This Sunday our church has planned “Bring a Friend Sunday.” The day is the culmination of a series on evangelism, and we had imagined that bringing a friend would be a perfect way to conclude the series. Some people have excitedly shared with me whom they plan to bring with them this Sunday, others have expressed a tinge of anxiety, while others have not mentioned the day (or their fears about inviting friends) at all. We have been using a series of videos to inspire us, distributed postcards and other invitation tools, and created fun social media posts.
But our class this past Sunday had me wondering if we were approaching our event all wrong. In his book Transforming Evangelism, David Gortner talks about the fact that evangelism is not a program or an effort to “get more people in the pews.” Instead, evangelism is about creating an ethos of sharing the good news. That ethos involves doing our own inner work about our own journey in Christ, and cultivating the skills for evangelism, such as practicing gratitude, listening for the holy in other’s stories, strengthening a sense of humility, and knowing the sacred stories that speak most powerfully for us.
We concluded our session with a talk by Michael Harvey, who argues that evangelism is not about bringing people to church, but creating a culture of invitation. He suggests that events like “Bring a Friend Sunday” place “success” in the wrong place. In fact, he says the most important work we can do is invite others. “Whether someone says yes or no is God’s bit. That is not our bit. Our job is to just offer a simple invitation,” says Harvey. By both worrying about inviting and labeling “success” as acceptance, we confuse our work with God’s work. Instead, Harvey suggests that faith communities focusing on faithfulness, not some measure of “success.” Whether the friend you invited comes or not, the church says, “Well done!”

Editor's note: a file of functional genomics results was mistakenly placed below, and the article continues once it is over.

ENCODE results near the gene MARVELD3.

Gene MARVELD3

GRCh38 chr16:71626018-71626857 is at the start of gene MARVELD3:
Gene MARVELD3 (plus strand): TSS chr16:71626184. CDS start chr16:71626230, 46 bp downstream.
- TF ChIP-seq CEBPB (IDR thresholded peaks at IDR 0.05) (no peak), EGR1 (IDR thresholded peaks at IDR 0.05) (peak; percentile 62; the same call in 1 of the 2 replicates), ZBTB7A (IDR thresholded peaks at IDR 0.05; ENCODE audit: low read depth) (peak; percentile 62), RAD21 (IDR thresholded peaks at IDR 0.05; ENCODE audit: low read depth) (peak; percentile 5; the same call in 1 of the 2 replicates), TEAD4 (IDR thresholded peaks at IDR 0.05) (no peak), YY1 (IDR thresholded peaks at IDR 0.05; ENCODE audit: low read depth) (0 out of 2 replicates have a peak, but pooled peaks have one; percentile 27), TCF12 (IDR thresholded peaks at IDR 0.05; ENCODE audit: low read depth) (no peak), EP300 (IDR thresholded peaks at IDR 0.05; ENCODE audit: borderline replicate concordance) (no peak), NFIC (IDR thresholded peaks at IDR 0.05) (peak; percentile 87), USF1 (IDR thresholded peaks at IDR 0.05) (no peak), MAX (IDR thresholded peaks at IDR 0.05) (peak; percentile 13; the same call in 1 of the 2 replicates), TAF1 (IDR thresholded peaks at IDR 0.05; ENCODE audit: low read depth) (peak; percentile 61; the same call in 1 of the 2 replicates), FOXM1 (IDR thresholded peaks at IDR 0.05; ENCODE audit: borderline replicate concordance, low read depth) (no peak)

So, I’m officially changing the name of this Sunday to “Invite a Friend Sunday.” If you come to Hickory Neck this week and tell me you invited a friend, I’ll have a gold star waiting for you. I want to hear about your experience in invitation, whether the experience was different than your expectations, and what it was like knowing that the invitation was more important than the return. I suspect we will all grow in Christ in the process. I cannot wait to hear about your experiences in invitation!